So, in case you don’t know, I’m Brazilian! I don’t talk much about Brazilian books here because they don’t get translated very often and I have little access to them in Germany, but I love reading in Portuguese – it’s a beautiful, beautiful language that I miss all the time. I thought it would be a nice and timely post to publish, some stories that don’t involve capitalizing on Latinx pain but rather tell stories about identity, love, adventure and so on. Who knows, you might even humanize us! (If you don’t get my joke, read this)
(Also, I don’t like Paulo Coelho’s writing, so please don’t ask me in the comments why I didn’t include his books here.)
Stubborn Archivist by Yara Rodrigues Fowler
This book is written originally in English, which means it’s probably the most accessible book from this list! It’s the story of a young woman, half-English, half-Brazilian, living in the UK and navigating her identity through her life. It was a very interesting experience to read this book as I was nodding along “Yes, it’s exactly like that!”. Really good representation, although I feel like readers with no context on Brazilian culture & history might feel a little lost.
O Alienista (The Alienist) by Machado de Assis
This was one of my favorite High School reads – a classic by one of Brazil’s favorite authors, The Alienist tells the story of a man who starts diagnosing people in his town as mad, until more and more people are diagnosed and he finds himself the only sane man there. It’s a quick read I enjoyed a lot as a teen!
Memórias Póstumas de Brás Cubas (Epitaph of a Small Winner) by Machado de Assis
Another High School favorite! This is a book told by a man who died , and his consciousness from the afterlife watches as his loved ones go on with life without him. I don’t remember much of the plot anymore, but I remember it was a bit creepy and very funny in a dark, acidic way.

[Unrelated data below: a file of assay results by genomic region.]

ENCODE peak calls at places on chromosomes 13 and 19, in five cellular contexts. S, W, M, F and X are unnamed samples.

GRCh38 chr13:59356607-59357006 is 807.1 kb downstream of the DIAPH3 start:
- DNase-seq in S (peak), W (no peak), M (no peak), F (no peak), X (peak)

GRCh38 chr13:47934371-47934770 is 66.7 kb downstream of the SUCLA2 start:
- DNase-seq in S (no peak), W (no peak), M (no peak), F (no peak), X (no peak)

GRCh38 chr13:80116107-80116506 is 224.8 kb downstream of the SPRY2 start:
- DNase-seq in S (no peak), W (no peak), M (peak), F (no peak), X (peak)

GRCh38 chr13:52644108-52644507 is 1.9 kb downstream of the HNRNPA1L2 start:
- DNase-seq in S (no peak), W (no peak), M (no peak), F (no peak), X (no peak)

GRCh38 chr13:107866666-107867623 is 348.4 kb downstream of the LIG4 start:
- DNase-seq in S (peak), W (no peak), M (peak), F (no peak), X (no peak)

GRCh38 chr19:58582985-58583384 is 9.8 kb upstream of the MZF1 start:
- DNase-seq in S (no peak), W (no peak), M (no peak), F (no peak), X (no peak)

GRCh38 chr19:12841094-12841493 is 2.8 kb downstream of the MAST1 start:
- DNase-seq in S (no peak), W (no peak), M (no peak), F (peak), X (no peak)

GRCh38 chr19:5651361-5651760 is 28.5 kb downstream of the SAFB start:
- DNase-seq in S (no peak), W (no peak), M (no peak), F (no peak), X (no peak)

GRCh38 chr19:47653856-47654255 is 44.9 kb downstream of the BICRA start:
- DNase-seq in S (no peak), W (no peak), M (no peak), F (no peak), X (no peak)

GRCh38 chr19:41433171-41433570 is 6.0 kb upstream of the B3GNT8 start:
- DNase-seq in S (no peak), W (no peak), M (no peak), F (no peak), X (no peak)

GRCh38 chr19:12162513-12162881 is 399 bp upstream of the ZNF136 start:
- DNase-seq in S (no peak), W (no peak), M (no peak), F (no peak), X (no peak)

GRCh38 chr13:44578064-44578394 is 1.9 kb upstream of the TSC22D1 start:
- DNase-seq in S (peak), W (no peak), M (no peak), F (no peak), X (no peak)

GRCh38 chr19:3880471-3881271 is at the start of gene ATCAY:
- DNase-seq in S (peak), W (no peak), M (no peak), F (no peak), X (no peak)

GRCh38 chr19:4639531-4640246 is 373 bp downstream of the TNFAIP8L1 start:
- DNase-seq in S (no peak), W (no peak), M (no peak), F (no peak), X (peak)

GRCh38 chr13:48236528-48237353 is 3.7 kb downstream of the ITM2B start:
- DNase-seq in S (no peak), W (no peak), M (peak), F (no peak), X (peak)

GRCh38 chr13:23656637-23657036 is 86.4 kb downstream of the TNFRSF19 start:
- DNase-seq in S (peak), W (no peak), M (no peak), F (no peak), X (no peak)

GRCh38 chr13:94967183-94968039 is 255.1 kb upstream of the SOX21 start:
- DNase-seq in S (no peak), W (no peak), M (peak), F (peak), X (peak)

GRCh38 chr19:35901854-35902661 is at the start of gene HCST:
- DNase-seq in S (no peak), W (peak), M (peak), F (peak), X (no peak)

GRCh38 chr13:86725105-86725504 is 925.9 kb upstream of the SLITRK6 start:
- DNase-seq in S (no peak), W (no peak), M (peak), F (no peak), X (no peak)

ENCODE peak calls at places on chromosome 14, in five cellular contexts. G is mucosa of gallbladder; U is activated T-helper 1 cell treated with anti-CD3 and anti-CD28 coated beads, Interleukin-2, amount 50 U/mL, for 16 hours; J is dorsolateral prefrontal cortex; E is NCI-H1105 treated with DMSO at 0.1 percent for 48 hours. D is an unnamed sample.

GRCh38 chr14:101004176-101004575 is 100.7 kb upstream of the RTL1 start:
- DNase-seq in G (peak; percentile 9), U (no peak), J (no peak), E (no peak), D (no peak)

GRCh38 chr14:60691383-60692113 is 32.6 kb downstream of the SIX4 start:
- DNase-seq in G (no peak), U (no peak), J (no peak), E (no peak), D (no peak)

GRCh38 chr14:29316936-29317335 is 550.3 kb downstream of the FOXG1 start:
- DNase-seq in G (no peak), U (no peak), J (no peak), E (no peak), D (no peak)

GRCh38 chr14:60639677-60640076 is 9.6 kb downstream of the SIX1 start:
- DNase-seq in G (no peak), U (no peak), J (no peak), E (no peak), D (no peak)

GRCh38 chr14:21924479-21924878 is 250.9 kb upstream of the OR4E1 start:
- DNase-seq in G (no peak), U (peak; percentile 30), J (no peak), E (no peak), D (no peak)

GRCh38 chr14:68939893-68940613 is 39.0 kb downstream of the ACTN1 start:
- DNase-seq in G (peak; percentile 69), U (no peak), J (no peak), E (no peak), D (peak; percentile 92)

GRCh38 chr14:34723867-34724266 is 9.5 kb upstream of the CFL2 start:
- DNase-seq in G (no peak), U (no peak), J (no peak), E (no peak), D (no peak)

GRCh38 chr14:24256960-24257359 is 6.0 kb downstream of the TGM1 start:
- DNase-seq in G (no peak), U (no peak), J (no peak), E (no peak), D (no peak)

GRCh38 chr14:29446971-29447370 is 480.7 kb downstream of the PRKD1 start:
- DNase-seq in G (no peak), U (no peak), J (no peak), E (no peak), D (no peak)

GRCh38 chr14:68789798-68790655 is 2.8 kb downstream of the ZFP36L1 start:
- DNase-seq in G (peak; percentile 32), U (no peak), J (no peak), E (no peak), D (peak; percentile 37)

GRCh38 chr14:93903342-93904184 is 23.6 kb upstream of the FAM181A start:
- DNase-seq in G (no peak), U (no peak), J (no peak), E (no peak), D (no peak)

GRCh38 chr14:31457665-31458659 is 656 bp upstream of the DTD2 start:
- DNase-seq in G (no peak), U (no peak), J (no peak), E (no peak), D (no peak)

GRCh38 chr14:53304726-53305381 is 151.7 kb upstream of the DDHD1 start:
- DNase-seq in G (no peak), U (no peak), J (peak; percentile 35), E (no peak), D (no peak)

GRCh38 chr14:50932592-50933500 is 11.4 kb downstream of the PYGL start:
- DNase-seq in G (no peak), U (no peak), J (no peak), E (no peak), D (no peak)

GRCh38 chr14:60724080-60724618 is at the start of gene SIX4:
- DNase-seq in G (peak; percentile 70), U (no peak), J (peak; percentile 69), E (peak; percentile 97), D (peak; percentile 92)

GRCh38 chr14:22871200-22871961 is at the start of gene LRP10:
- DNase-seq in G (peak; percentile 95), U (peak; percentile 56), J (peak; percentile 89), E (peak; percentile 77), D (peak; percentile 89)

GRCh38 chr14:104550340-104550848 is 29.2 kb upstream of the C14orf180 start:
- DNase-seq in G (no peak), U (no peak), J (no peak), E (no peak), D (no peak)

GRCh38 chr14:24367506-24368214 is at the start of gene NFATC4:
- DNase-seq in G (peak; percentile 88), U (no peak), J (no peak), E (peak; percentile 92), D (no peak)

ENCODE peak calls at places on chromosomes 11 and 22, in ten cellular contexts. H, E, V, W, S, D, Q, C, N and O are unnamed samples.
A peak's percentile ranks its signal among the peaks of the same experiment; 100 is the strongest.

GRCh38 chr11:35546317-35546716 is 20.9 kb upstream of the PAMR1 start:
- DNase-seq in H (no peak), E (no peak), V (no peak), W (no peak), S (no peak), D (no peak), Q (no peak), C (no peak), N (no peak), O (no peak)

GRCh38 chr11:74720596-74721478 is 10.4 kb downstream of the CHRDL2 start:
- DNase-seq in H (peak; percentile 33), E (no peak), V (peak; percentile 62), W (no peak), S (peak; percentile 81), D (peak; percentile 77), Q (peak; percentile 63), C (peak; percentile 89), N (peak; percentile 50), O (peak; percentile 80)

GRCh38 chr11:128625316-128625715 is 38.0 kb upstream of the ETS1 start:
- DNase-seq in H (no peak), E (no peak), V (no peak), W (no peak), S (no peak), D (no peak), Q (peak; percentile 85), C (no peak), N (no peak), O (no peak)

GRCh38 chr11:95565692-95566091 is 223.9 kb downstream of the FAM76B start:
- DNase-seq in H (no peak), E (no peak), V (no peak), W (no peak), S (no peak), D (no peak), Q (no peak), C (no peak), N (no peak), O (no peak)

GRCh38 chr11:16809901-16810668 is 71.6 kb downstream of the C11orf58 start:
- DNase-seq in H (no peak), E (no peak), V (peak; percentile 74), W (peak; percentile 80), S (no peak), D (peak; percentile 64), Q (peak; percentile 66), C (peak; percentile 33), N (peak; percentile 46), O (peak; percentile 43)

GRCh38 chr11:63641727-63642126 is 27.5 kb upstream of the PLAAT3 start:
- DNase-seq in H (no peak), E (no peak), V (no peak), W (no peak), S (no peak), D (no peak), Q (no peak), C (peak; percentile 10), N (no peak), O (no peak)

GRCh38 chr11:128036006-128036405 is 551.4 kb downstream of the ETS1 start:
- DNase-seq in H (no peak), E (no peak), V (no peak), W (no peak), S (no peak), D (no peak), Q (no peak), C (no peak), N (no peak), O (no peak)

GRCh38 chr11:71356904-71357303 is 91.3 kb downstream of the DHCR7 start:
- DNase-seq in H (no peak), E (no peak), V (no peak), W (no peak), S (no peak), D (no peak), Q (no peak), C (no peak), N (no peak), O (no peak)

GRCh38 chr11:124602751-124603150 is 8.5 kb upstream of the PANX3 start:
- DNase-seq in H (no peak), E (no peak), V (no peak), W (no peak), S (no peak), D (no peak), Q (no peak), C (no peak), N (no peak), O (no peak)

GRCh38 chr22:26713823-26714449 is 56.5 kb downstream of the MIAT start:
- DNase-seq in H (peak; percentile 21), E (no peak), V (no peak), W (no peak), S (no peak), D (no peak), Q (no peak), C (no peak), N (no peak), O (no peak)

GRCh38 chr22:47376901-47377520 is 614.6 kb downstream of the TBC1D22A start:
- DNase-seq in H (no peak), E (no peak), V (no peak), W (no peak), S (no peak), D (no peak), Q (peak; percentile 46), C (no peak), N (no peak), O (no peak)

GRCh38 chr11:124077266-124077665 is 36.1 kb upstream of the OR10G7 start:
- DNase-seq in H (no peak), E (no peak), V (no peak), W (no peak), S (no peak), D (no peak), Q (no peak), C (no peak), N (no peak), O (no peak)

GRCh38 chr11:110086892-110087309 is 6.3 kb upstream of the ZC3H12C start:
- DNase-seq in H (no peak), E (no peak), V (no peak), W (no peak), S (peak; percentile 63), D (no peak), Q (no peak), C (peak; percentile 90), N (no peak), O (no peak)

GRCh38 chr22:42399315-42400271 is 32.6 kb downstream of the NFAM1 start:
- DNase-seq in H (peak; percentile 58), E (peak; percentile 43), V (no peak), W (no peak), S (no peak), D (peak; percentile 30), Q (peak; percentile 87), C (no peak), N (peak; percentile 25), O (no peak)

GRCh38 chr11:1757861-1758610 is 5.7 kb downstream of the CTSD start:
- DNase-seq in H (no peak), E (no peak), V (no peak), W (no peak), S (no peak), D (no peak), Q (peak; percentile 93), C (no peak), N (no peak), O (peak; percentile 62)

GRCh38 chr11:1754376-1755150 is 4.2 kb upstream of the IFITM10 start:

Auto da Compadecida (The Rogue’s Trial) by Ariano Suassuna
This is the FUNNIEST book in existence and nobody can convince me otherwise. The Rogue’s Trial tells the story of a thief, his friends, a religious couple and some criminals who all get killed in a shoot-out in church and meet in the afterlife – then, they must convince Jesus to let them into Heaven instead of Hell, despite their sins. It’s amazing.
I wish I could add more contemporary reads, but I mostly read poetry & horror in Portuguese and those don’t get translated a lot. I will write another one of these posts as soon as I can find more translated work! I would also like to read A Hora da Estrela by Clarice Lispector AND the translation one day, to see how it’s done. Would you guys like to see that?
If you want to read more about Brazil and stereotypes, I collaborated on this post a while ago, and it’s pretty cool! (also gorgeous pictures)